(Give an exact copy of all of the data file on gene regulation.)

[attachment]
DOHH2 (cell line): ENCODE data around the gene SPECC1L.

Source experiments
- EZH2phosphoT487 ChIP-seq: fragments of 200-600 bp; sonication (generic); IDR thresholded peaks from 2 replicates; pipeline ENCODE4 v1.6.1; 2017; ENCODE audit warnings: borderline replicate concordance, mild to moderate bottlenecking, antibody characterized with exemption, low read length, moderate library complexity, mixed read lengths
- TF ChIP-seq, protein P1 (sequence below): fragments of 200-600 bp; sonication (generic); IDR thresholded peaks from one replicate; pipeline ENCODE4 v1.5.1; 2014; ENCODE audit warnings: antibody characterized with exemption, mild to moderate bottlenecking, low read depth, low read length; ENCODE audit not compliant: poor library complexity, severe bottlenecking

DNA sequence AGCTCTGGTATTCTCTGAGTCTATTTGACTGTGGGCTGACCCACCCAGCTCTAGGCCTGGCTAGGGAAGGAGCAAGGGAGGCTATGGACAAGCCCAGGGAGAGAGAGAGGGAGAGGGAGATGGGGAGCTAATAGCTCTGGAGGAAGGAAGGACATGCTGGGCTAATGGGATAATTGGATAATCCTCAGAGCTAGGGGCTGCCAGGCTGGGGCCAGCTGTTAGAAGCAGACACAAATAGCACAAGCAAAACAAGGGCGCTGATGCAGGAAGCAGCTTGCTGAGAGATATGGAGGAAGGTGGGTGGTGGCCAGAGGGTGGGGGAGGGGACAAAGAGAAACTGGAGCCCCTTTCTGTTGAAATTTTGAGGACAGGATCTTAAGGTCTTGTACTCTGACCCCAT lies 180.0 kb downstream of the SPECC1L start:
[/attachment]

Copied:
DOHH2 (cell line): ENCODE data around the gene SPECC1L.

Source experiments
- EZH2phosphoT487 ChIP-seq: fragments of 200-600 bp; sonication (generic); IDR thresholded peaks from 2 replicates; pipeline ENCODE4 v1.6.1; 2017; ENCODE audit warnings: borderline replicate concordance, mild to moderate bottlenecking, antibody characterized with exemption, low read length, moderate library complexity, mixed read lengths
- TF ChIP-seq, protein P1 (sequence below): fragments of 200-600 bp; sonication (generic); IDR thresholded peaks from one replicate; pipeline ENCODE4 v1.5.1; 2014; ENCODE audit warnings: antibody characterized with exemption, mild to moderate bottlenecking, low read depth, low read length; ENCODE audit not compliant: poor library complexity, severe bottlenecking

DNA sequence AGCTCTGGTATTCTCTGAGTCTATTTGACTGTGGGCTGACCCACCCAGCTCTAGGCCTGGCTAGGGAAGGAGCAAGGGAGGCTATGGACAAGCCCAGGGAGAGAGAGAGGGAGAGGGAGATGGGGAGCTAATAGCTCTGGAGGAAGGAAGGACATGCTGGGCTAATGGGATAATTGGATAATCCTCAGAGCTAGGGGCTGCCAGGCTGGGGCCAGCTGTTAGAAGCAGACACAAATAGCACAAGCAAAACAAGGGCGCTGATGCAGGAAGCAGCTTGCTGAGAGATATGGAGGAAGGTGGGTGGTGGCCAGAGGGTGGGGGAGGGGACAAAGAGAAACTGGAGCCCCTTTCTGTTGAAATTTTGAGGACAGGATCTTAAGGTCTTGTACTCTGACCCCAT lies 180.0 kb downstream of the SPECC1L start: